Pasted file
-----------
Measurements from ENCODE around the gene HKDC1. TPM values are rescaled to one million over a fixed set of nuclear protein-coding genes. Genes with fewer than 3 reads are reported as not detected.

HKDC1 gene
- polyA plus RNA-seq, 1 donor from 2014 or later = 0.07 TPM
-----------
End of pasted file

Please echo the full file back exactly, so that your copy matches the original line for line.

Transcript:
Measurements from ENCODE around the gene HKDC1. TPM values are rescaled to one million over a fixed set of nuclear protein-coding genes. Genes with fewer than 3 reads are reported as not detected.

HKDC1 gene
- polyA plus RNA-seq, 1 donor from 2014 or later = 0.07 TPM